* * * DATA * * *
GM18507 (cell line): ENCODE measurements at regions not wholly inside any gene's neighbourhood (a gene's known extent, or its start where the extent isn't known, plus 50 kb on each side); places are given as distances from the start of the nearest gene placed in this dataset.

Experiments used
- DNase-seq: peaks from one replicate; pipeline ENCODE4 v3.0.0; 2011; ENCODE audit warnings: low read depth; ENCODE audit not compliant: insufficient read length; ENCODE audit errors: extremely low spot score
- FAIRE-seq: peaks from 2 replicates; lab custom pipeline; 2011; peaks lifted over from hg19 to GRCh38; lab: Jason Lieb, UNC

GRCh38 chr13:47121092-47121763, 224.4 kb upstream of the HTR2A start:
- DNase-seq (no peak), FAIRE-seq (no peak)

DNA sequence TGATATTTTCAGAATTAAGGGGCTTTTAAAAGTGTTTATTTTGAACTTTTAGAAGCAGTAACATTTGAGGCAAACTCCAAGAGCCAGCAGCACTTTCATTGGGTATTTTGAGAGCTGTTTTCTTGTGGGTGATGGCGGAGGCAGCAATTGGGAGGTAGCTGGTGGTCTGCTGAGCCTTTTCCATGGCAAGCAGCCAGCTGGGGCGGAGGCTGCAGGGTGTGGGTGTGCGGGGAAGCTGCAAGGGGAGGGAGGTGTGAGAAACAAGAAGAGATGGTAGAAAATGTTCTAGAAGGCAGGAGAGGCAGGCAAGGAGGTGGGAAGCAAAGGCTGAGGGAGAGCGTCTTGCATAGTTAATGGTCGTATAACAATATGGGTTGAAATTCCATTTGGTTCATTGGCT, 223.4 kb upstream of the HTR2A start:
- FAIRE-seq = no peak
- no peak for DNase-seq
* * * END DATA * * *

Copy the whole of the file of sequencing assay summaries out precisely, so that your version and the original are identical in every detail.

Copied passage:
GM18507 (cell line): ENCODE measurements at regions not wholly inside any gene's neighbourhood (a gene's known extent, or its start where the extent isn't known, plus 50 kb on each side); places are given as distances from the start of the nearest gene placed in this dataset.

Experiments used
- DNase-seq: peaks from one replicate; pipeline ENCODE4 v3.0.0; 2011; ENCODE audit warnings: low read depth; ENCODE audit not compliant: insufficient read length; ENCODE audit errors: extremely low spot score
- FAIRE-seq: peaks from 2 replicates; lab custom pipeline; 2011; peaks lifted over from hg19 to GRCh38; lab: Jason Lieb, UNC

GRCh38 chr13:47121092-47121763, 224.4 kb upstream of the HTR2A start:
- DNase-seq (no peak), FAIRE-seq (no peak)

DNA sequence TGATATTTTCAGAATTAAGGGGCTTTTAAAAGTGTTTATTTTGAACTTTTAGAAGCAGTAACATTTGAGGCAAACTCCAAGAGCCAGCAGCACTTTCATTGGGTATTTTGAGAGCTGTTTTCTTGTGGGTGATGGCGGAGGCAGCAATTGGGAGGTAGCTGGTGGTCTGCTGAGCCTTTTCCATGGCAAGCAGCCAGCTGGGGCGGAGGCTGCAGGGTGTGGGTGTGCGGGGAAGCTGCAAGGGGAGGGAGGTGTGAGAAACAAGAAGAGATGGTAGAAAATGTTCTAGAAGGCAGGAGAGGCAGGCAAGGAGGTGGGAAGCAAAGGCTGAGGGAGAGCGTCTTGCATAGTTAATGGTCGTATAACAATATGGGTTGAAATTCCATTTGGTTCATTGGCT, 223.4 kb upstream of the HTR2A start:
- FAIRE-seq = no peak
- no peak for DNase-seq